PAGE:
Soon enough, as Mohammed Al Hawajri’s Inspired by Russian Wedding, Marc Chagall (1909), Marriage on the Border comes into sight, the silence is broken. The title of the inspiration of the production. However mimic the remake is to the original masterpiece, the artist is definitely in trend with a collection of other artists who are in the mood of standing on other “giants’ shoulders”. And it actually works! For a moment the viewers might be baffled about the abrupt twist of the tenor, they will soon be immersed in the humor and by no means ignore the sorrow behind it. The juxtaposition is quite evident, not only the right to left eye focus point that has been reversed in Al Hawajri’s work, but also the joyous wedding spirit completely crashed and burned by the intervention of the armed soldier in the forefront, not to mention the tint of the painting which has been distorted from a delightful gold to a dim virescence. This stream of melancholy is exemplified by the video installation of Rula Halawani, Phototherapy. The video is a loop of different facial expressions footages, each around 30 seconds to 1 minute, of different people from Palestinian demographics regardless of religion, sex, sexuality etc.. The inspiration of the piece is that many people in Palestine would reject a regular examination by an Israeli doctor. However the artist had to pay this particular visit to one, because she had an ongoing project associated with the doctor. And that was when she felt haunted by the Palestinian martyrs, and then she decided to pursue another mission which finally turns out to be this loop video installation.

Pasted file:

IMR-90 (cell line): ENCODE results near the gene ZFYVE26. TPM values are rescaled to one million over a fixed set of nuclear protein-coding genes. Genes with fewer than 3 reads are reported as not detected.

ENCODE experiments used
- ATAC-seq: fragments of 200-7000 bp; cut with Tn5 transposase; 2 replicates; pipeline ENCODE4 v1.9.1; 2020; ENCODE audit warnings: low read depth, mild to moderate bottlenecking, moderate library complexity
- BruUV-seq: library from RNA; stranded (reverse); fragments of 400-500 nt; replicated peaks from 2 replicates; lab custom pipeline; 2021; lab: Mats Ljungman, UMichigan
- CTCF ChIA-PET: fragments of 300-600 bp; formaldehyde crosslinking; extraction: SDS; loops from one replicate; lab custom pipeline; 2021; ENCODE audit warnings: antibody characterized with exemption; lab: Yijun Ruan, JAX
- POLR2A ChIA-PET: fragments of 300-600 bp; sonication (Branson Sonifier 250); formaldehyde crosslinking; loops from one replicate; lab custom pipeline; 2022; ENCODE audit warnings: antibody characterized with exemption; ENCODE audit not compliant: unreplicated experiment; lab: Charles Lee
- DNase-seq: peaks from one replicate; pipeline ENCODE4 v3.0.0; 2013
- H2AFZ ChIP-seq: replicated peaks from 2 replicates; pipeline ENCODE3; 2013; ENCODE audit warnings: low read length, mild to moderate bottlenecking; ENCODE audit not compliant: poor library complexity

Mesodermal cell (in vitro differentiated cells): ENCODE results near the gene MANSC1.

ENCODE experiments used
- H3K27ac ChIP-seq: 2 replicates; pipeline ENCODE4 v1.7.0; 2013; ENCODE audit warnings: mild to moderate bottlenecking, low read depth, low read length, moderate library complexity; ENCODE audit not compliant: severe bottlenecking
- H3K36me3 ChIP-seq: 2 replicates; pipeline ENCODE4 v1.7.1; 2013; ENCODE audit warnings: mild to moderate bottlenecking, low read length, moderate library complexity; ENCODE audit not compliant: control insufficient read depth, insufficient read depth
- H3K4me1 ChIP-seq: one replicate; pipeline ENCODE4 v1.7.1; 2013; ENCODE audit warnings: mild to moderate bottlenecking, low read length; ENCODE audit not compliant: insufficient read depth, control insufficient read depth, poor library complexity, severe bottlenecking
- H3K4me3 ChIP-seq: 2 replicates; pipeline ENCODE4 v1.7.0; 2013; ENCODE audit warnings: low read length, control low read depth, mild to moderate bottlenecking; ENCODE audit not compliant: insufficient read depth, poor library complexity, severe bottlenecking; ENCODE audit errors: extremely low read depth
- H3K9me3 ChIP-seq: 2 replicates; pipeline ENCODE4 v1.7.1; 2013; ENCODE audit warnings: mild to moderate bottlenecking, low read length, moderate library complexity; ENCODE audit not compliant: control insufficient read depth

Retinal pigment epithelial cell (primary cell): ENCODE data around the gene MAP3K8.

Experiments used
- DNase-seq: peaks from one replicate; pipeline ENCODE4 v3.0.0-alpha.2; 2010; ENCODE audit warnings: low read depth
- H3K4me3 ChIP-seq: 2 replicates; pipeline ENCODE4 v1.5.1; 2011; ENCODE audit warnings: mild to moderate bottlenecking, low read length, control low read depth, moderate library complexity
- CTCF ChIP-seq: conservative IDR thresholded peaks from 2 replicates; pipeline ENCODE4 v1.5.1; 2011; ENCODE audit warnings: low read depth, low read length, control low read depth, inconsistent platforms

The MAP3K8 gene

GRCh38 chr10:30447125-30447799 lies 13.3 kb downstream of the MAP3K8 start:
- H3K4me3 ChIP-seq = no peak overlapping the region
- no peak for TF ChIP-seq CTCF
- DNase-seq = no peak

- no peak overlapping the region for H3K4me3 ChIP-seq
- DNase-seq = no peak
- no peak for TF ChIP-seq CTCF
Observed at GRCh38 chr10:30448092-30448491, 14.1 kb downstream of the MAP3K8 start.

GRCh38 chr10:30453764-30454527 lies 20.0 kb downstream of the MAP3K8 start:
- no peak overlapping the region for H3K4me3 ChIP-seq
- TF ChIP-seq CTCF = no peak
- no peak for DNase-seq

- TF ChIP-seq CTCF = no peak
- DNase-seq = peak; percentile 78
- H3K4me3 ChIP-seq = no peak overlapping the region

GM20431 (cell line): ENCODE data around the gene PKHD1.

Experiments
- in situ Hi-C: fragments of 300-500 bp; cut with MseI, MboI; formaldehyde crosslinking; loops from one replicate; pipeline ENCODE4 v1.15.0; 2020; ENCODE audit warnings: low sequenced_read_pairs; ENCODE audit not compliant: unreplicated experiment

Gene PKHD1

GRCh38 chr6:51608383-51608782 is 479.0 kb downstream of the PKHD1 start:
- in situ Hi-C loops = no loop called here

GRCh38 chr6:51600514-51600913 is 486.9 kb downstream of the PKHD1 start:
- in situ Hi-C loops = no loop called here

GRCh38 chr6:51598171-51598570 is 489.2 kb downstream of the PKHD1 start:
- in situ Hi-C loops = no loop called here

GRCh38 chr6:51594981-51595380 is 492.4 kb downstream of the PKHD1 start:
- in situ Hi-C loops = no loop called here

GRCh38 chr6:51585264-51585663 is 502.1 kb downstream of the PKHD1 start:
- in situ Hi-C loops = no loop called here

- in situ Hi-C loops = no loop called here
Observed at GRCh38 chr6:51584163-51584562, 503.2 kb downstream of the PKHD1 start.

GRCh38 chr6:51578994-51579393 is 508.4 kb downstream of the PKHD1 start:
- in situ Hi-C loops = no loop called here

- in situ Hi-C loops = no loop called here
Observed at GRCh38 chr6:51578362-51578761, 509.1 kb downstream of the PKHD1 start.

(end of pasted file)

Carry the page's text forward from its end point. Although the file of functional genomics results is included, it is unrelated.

The exhibition itself struggles to convey the piece of message that Palestine is not necessarily far away, only a bridge a far. However the semantics of Bridge is quite literal when it comes to an exhibition held in Beirut with a crowd of Palestinian artists, or somehow Palestine related/or not. Apparently an interpretation of a metaphor is hardly sufficient for anyone to comprehend an exhibition that is supposedly dedicated to Palestine, which again is a ginormous topic to cover with 20 or so artworks. Above all, what could be bothering to the audiences is that the curatorial thread of the exhibition, which the exhibition initially started with, seems to be completely absent. Shockingly that theoretically started from the very beginning of the exhibition where Bashar Alhroub’s Out of Frame is. The connotation of Palestine being a place where its people should return to rather than a warlord hotbed was cast sideways. The anger, conflicts, even revenge completely takes over. It is to a point convincing that the anger and emotions as such is always part of a social conflict and thus part of art creations related. Nevertheless it is astoundingly inappropriate to emphasize, unintentionally or not, when the preface, and the will of the curator, of the exhibition is determined in having an answer rather than bringing up another riot. Having said so, the attempt would always be applaudable.

The exhibition would not be categorized into any particular type in the history as it is a clear mixture of such, especially in a region that is emerging and stuck in the turmoil. Nonetheless, the influence of pop art and abstract art, despite being late in terms of chronology, is profound.It is absolutely interesting to see the development and implement of the participating artists in other countries and other exhibitions to fully legitimize the idea that this is an “exhibition” about Palestine instead of a “show” about Palestine.